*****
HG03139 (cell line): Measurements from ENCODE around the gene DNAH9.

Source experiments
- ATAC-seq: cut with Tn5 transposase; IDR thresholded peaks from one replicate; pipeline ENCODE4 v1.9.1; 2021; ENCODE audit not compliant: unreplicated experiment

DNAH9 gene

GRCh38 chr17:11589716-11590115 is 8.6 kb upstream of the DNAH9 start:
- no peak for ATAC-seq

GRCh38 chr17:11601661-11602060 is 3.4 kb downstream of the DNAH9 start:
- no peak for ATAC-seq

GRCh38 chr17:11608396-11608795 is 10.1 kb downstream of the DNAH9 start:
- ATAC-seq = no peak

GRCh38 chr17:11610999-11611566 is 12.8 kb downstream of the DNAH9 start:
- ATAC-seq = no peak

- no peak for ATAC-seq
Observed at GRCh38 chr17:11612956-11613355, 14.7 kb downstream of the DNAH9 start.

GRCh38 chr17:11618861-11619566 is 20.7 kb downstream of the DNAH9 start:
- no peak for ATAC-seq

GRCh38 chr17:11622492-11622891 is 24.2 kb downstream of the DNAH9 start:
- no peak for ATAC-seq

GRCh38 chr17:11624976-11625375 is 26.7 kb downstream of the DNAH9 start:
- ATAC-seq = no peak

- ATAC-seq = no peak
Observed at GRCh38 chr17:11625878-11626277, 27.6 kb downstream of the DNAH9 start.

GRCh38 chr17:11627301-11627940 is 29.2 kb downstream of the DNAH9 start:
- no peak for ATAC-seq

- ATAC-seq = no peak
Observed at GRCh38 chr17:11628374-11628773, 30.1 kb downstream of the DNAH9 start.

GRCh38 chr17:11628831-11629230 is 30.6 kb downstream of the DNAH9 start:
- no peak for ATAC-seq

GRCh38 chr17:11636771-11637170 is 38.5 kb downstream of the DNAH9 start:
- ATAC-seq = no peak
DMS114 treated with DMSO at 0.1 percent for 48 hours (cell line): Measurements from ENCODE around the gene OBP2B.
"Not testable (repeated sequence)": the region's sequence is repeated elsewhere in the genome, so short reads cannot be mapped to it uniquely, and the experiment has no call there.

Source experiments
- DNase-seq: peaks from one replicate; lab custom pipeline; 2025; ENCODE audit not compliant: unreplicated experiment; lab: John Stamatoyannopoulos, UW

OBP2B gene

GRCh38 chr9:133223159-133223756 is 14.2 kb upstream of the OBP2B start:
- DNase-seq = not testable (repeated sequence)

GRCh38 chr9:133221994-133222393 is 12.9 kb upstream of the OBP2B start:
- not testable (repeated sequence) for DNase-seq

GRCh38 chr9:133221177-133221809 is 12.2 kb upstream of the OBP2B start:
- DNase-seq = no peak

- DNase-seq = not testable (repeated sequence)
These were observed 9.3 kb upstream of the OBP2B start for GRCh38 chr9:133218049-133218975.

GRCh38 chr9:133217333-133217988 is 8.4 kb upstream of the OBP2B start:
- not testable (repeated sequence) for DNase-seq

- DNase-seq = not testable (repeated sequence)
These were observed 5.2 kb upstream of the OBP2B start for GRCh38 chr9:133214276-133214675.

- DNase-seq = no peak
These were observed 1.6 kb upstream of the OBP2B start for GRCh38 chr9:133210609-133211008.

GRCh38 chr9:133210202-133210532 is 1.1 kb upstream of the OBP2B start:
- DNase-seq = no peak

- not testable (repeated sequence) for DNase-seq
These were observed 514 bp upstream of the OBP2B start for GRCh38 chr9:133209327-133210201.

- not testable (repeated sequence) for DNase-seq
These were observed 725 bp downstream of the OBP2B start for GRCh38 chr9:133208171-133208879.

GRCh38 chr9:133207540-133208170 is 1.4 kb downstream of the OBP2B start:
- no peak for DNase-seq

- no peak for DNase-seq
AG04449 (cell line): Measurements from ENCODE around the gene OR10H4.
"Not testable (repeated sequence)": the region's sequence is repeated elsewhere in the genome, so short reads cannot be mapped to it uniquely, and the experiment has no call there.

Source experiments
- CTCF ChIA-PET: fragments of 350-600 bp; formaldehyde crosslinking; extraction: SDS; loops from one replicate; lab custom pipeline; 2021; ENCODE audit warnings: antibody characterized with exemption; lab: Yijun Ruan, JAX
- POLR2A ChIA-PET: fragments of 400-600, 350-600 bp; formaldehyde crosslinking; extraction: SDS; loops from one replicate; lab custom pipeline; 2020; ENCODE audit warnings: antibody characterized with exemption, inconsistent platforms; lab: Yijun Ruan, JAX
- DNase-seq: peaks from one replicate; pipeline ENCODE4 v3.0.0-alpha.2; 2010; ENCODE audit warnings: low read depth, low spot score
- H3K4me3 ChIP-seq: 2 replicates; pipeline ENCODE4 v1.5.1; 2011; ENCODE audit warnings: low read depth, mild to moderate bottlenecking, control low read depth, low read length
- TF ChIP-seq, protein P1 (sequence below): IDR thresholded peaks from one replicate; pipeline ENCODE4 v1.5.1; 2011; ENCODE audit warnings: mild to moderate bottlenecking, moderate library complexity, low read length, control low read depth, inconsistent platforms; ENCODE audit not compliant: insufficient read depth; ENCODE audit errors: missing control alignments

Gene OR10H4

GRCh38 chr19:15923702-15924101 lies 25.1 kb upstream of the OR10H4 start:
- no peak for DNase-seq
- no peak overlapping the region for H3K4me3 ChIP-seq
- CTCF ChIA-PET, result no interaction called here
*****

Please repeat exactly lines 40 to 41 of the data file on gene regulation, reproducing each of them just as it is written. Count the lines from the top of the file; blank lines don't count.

GRCh38 chr9:133221177-133221809 is 12.2 kb upstream of the OBP2B start:
- DNase-seq = no peak